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- Frostbite of the Hand. [REVIEW]
- J Hand Surg Am 2014 Sep; 39(9):1863-1868.
Frostbite is damage caused by the freezing of tissue owing to exposure to extreme cold. Clinically, it is often difficult to identify the severity of frostbite injury. There may be a wide discrepancy between the extent of damage to the skin versus that to the deeper structures. The initial clinical impression is usually worse than actual tissue damage. In addition to physical examination, diagnostic imaging, especially triple-phase bone scan, has been proposed to help differentiate between superficial and deep damage. Principles of treatment involve rapid rewarming to thaw the tissues and halt direct cellular damage, methods to minimize progressive dermal ischemia, and active wound care to promote timely healing. Pharmacological adjuncts, such as fibrinolytics, have been proposed to minimize tissue damage. Surgical therapy is postponed until there is clear demarcation between healthy and necrotic tissue.
- Reversible deactivation of higher order posterior parietal areas I: Alterations of receptive field characteristics in early stages of neocortical processing. [JOURNAL ARTICLE]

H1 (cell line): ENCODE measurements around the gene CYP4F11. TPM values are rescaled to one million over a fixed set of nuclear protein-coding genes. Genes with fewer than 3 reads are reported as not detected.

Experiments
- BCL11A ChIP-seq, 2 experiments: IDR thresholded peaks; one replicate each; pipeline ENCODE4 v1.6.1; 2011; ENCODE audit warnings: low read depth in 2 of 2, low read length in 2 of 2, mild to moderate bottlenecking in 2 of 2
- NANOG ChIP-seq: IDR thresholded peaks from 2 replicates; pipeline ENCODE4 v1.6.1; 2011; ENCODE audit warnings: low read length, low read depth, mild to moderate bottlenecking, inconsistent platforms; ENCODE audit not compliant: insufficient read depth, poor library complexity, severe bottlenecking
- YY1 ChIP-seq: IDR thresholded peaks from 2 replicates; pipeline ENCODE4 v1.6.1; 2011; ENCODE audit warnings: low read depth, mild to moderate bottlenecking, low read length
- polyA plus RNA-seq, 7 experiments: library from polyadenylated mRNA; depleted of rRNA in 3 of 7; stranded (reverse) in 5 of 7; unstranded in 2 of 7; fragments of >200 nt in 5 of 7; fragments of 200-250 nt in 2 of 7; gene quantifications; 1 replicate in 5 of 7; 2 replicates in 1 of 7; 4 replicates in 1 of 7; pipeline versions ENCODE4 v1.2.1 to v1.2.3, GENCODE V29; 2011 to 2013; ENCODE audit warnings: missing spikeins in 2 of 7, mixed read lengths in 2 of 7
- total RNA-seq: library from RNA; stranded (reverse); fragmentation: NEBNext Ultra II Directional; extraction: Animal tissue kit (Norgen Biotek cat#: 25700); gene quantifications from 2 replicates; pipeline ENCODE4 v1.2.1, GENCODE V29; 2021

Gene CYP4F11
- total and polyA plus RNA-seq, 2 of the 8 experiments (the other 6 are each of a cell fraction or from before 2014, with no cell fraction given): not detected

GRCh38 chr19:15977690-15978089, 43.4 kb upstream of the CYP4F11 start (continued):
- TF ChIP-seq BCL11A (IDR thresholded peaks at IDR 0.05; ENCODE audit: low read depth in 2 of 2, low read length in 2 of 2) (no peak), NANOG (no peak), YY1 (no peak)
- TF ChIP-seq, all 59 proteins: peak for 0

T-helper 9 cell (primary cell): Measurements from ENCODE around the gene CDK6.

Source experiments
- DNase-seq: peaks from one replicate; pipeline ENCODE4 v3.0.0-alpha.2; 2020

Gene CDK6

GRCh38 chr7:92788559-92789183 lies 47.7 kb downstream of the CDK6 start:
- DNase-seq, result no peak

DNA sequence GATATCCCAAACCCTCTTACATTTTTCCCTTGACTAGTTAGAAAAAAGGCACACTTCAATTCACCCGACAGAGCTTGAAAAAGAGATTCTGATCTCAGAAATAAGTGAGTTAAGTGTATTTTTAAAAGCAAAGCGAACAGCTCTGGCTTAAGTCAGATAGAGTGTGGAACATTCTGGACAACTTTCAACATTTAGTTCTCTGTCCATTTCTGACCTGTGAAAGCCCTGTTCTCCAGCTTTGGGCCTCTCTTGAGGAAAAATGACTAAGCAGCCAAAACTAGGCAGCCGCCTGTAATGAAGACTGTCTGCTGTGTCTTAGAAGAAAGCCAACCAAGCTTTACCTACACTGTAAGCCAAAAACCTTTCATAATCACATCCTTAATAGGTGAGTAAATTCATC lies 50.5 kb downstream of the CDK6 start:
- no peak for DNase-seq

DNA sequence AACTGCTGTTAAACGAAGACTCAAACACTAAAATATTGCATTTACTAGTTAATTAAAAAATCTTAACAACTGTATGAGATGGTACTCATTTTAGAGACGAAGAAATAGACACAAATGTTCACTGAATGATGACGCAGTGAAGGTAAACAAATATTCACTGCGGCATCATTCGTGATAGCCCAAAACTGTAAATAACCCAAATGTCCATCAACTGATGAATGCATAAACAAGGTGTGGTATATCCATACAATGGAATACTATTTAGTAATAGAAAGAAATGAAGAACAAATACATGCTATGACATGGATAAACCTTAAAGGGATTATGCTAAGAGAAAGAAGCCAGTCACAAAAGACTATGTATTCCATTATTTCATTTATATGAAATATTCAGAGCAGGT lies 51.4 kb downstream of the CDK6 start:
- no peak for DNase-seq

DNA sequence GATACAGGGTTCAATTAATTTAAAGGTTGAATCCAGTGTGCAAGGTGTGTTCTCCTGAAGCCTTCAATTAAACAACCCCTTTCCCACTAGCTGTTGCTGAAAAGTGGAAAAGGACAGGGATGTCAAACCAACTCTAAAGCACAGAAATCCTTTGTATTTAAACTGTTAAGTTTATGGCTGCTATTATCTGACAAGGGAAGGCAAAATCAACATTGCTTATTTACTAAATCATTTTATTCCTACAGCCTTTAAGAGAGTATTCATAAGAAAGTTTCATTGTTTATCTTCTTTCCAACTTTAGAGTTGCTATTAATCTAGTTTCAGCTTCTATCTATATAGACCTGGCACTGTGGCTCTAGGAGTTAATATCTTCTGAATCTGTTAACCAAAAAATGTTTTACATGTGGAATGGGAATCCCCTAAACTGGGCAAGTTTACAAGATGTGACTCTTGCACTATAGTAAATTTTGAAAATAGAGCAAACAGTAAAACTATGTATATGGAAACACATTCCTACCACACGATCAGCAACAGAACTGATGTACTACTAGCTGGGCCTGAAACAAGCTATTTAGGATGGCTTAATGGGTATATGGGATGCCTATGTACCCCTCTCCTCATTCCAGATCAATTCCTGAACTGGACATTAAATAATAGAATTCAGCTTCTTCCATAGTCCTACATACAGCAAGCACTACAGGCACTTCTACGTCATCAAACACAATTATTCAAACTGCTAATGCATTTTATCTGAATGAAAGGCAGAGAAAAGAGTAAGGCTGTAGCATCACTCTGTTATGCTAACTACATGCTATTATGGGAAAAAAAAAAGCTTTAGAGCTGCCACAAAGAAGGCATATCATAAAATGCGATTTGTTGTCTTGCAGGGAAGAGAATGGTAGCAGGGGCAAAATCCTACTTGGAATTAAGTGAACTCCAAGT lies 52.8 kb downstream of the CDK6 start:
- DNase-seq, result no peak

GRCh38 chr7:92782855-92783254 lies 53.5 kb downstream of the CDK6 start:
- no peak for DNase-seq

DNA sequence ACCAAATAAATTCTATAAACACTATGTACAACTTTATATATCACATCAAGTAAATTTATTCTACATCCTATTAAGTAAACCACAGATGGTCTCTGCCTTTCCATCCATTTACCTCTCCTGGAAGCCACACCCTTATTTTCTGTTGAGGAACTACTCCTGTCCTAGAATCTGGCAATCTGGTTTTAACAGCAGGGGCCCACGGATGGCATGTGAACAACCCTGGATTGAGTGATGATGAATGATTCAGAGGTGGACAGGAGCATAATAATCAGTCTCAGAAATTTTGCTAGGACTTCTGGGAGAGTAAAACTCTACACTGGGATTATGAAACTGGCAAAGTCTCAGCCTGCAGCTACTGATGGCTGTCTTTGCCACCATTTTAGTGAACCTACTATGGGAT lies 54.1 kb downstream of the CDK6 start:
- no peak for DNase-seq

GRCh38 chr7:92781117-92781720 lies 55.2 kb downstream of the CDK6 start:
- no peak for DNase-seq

- J Neurophysiol 2014 Aug 20.
Somatosensory processing in the anesthetized macaque monkey was examined by reversibly deactivating posterior parietal areas 5L, 7b and motor/premotor cortex (M1/PM) using microfluidic thermal regulators developed by our laboratories. We examined changes in receptive field size and configuration for neurons in areas 1 and 2 that occurred during and after cooling deactivation. Together the deactivated fields and areas 1 and 2 form part of a network for reaching and grasping in human and non-human primates. Cooling area 7b had a dramatic effect on receptive field size for neurons in areas 1 and 2, while cooling area 5 had moderate effects, and cooling M1/PM had little effect. Specifically, cooling discrete locations in 7b resulted in expansions of the receptive fields for neurons in areas 1 and 2 that were greater in magnitude and occurred in a higher proportion of sites than similar changes evoked by cooling the other fields. At some sites, the neural receptive field returned to the precooling configuration within 5-22 minutes of rewarming, but at other sites changes in receptive fields persisted. These results indicate that there are profound top-down influences on sensory processing of early cortical areas in the somatosensory cortex.
- Changes in cardiac thrombomodulin and heat shock transcription factor 1 expression and peripheral thrombomodulin and catecholamines during hypothermia in rats. [JOURNAL ARTICLE]
- Stress 2014 Aug 11.:1-27.